"Good morning!" responded Rodney coolly.

"How are you getting along in your place?"

"Very well, thank you."

"Shall I find you at your pupil's house if I call there some afternoon?"

"Yes, unless I am out walking with Arthur."

"I wonder whether he's bluffing," thought Jasper. "I daresay he wouldn't tell me if he had been discharged. He takes it pretty coolly."

"How long do you think your engagement will last?" he asked.

"I don't know. I never had a talk with Mr. Sargent on that point."

"Do you still give satisfaction?"

Rodney penetrated Jasper's motives for asking all these questions, and was amused.

"I presume if I fail to satisfy Mr. Sargent he will tell me so."

"It would be a nice thing if you could stay there three or four years."

"Yes: but I don't anticipate it. When Arthur get a little older he will be sent to school."

"What will you do then?"

"I haven't got so far as that."

"I can't get anything out of him," said Jasper to himself. "I shouldn't be a bit surprised if he were already discharged."

They had now reached Madison Square, and Jasper left Rodney.

The latter looked after him with a smile.

"I think I have puzzled Jasper," he said to himself. "He was anxious to know how his scheme had worked. He will have to wait a little longer."

"If Mr. Sargent keeps Ropes after my letter he must be a fool," Jasper decided. "I wonder if Ropes handles the mail. He might have suppressed the letter."

But Rodney was not familiar with his handwriting, and would have no reason to suspect that the particular letter contained anything likely to injure him in the eyes of Mr. Sargent.

Later in his walk Jasper met Philip Carton. His former friend was sitting on a bench in Madison Square. He called out to Jasper as he passed.

"Come here, Jasper, I want to talk with you."

Jasper looked at him in a manner far from friendly.

"I am in a hurry," he said.

"What hurry can you be in? Come and sit down here. I MUST speak to you."

Jasper did not like his tone, but it impressed him, and he did not dare to refuse.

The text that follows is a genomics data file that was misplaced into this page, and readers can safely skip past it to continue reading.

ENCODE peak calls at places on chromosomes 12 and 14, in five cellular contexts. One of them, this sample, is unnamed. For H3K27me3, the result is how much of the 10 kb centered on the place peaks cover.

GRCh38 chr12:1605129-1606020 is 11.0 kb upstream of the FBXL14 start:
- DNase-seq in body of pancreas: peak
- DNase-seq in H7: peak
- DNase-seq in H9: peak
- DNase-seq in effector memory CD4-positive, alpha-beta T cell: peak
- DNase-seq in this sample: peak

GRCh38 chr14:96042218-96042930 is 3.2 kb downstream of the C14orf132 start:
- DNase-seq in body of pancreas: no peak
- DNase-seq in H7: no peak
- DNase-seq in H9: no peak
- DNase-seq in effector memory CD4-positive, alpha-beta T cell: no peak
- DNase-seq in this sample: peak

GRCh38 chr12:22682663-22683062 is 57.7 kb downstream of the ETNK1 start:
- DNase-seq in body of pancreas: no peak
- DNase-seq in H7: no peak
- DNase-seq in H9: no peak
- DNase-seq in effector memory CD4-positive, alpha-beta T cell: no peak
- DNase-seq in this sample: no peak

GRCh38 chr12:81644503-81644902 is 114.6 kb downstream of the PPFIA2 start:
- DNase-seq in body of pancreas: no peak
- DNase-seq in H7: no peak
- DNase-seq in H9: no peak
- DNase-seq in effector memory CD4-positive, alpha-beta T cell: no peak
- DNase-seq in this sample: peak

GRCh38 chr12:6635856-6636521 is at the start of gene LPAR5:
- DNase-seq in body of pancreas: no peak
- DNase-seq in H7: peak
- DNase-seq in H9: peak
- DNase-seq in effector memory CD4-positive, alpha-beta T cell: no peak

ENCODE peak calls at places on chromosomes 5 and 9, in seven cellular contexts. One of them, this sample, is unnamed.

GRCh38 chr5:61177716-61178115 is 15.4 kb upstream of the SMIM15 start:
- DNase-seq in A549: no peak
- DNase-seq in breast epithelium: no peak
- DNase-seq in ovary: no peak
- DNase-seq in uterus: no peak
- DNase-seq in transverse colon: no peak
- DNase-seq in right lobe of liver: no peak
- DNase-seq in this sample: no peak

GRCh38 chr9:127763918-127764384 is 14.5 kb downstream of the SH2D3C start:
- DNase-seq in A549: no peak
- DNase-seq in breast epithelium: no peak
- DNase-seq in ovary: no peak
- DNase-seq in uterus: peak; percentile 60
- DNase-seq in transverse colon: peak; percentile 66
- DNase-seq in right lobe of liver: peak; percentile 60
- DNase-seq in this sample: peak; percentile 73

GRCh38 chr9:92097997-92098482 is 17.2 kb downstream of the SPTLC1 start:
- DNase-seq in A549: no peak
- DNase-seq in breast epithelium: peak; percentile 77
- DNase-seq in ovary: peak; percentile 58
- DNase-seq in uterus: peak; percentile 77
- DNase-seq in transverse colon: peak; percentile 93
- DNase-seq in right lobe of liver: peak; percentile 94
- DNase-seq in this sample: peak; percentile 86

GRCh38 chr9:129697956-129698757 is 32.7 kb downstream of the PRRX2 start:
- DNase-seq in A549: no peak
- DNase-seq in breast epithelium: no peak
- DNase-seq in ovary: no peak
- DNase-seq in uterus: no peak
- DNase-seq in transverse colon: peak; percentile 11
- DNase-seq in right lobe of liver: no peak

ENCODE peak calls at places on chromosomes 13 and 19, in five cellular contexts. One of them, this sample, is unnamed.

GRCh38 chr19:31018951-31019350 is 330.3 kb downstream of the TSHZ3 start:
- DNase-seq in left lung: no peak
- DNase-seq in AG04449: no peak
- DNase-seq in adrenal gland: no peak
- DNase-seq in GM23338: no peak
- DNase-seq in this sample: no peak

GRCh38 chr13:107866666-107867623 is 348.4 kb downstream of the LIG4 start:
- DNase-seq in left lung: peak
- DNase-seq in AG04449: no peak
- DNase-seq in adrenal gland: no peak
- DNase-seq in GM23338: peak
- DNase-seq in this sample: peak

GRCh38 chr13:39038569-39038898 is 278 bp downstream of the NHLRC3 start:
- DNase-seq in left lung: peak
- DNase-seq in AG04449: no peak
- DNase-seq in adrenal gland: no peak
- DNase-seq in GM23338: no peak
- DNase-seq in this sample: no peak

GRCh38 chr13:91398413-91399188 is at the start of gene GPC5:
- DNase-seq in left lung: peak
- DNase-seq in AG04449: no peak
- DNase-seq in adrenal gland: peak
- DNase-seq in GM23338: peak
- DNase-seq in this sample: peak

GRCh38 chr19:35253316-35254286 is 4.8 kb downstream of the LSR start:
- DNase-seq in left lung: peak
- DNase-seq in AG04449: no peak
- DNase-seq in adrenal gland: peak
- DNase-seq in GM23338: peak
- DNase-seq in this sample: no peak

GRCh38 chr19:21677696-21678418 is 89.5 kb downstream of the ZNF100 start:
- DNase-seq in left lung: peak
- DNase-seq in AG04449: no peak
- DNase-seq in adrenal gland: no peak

He seated himself beside Philip, but looked at him askance. Carton was undeniably shabby. He had the look of a man who was going down hill and that rapidly.

"I shall be late for dinner," grumbled Jasper.

"I wish I had any dinner to look forward to," said Carton. "Do you see this money?" and he produced a nickel from his pocket.

"What is there remarkable about it?"

"It is the last money I have. It won't buy me a dinner."

"I am sorry, but it is none of my business," said Jasper coolly. "You are old enough to attend to your own affairs."

"And I once thought you were my friend," murmured Philip bitterly.

"Yes, we were friends in a way."

"Now you are up and I am down—Jasper, I want a dollar."

"I dare say you do. Plenty want that."

"I want it from you."

"I can't spare it."

"You can spare it better than you can spare your situation."

"What do you mean by that?" asked Jasper, growing nervous.

"I'll tell you what I mean. How long do you think you would stay in the store if Mr. Goodnow knew that you were concerned in the theft from which he has suffered?"

"Was I the only one?"

"No; I am equally guilty."

"I am glad you acknowledge it. You see you had better keep quiet for your own sake."

"If I keep quiet I shall starve."

"Do you want to go to prison?"

"I shouldn't mind so much if you went along, too."

"Are you crazy, Philip Carton?"

"No, I am not, but I am beginning to get sensible. If I go to prison I shall at least have enough to eat, and now I haven't."

"What do you mean by all this foolish talk?"

"I mean that if you won't give me any money I will go to the store and tell Mr. Goodnow something that will surprise him."

Jasper was getting thoroughly frightened.

"Come, Philip." he said, "listen to reason. You know how poor I am."

"No doubt. I know you have a good home and enough to eat."

"I only get seven dollars a week."

"And I get nothing."

"I have already been trying to help you. I went to Ropes the other day, and asked him to lend me five dollars. I meant it for you."

"Did he give it to you?"

"He wouldn't give me a cent. He is mean and miserly!"

"I don't know. He knows very well that you are no friend of his, though he doesn't know how much harm you have done him."

"He's rolling in money. However, I've put a spoke in his wheel, I hope."


"I wrote an anonymous letter to Mr. Sargent telling him that Ropes was discharged from the store on suspicion of theft."

"You are a precious scamp, Jasper."

"What do you mean?"

"You are not content with getting Ropes discharged for something which you yourself did——"